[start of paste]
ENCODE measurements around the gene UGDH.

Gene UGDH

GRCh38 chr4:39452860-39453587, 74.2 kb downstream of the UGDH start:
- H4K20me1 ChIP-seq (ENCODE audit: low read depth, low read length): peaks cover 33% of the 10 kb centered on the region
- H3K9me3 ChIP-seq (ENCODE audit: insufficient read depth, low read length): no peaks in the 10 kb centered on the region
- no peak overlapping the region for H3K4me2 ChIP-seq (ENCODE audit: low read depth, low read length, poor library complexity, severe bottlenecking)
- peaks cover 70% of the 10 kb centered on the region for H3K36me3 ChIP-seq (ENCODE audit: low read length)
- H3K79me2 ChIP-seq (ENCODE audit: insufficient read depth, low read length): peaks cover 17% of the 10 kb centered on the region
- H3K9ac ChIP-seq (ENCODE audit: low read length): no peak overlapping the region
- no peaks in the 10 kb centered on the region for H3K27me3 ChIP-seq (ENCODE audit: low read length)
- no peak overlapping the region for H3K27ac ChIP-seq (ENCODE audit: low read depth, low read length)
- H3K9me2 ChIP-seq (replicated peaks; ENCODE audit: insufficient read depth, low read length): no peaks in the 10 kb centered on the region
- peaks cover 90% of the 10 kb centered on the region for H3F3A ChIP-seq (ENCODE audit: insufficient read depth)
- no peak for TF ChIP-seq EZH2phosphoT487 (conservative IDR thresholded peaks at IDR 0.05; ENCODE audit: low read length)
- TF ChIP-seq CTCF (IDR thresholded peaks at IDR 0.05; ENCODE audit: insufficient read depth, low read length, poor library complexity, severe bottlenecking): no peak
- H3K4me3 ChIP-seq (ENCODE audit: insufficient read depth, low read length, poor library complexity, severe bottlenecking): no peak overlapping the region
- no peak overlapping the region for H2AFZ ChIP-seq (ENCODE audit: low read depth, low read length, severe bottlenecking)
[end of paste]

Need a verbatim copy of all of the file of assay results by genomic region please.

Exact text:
ENCODE measurements around the gene UGDH.

Gene UGDH

GRCh38 chr4:39452860-39453587, 74.2 kb downstream of the UGDH start:
- H4K20me1 ChIP-seq (ENCODE audit: low read depth, low read length): peaks cover 33% of the 10 kb centered on the region
- H3K9me3 ChIP-seq (ENCODE audit: insufficient read depth, low read length): no peaks in the 10 kb centered on the region
- no peak overlapping the region for H3K4me2 ChIP-seq (ENCODE audit: low read depth, low read length, poor library complexity, severe bottlenecking)
- peaks cover 70% of the 10 kb centered on the region for H3K36me3 ChIP-seq (ENCODE audit: low read length)
- H3K79me2 ChIP-seq (ENCODE audit: insufficient read depth, low read length): peaks cover 17% of the 10 kb centered on the region
- H3K9ac ChIP-seq (ENCODE audit: low read length): no peak overlapping the region
- no peaks in the 10 kb centered on the region for H3K27me3 ChIP-seq (ENCODE audit: low read length)
- no peak overlapping the region for H3K27ac ChIP-seq (ENCODE audit: low read depth, low read length)
- H3K9me2 ChIP-seq (replicated peaks; ENCODE audit: insufficient read depth, low read length): no peaks in the 10 kb centered on the region
- peaks cover 90% of the 10 kb centered on the region for H3F3A ChIP-seq (ENCODE audit: insufficient read depth)
- no peak for TF ChIP-seq EZH2phosphoT487 (conservative IDR thresholded peaks at IDR 0.05; ENCODE audit: low read length)
- TF ChIP-seq CTCF (IDR thresholded peaks at IDR 0.05; ENCODE audit: insufficient read depth, low read length, poor library complexity, severe bottlenecking): no peak
- H3K4me3 ChIP-seq (ENCODE audit: insufficient read depth, low read length, poor library complexity, severe bottlenecking): no peak overlapping the region
- no peak overlapping the region for H2AFZ ChIP-seq (ENCODE audit: low read depth, low read length, severe bottlenecking)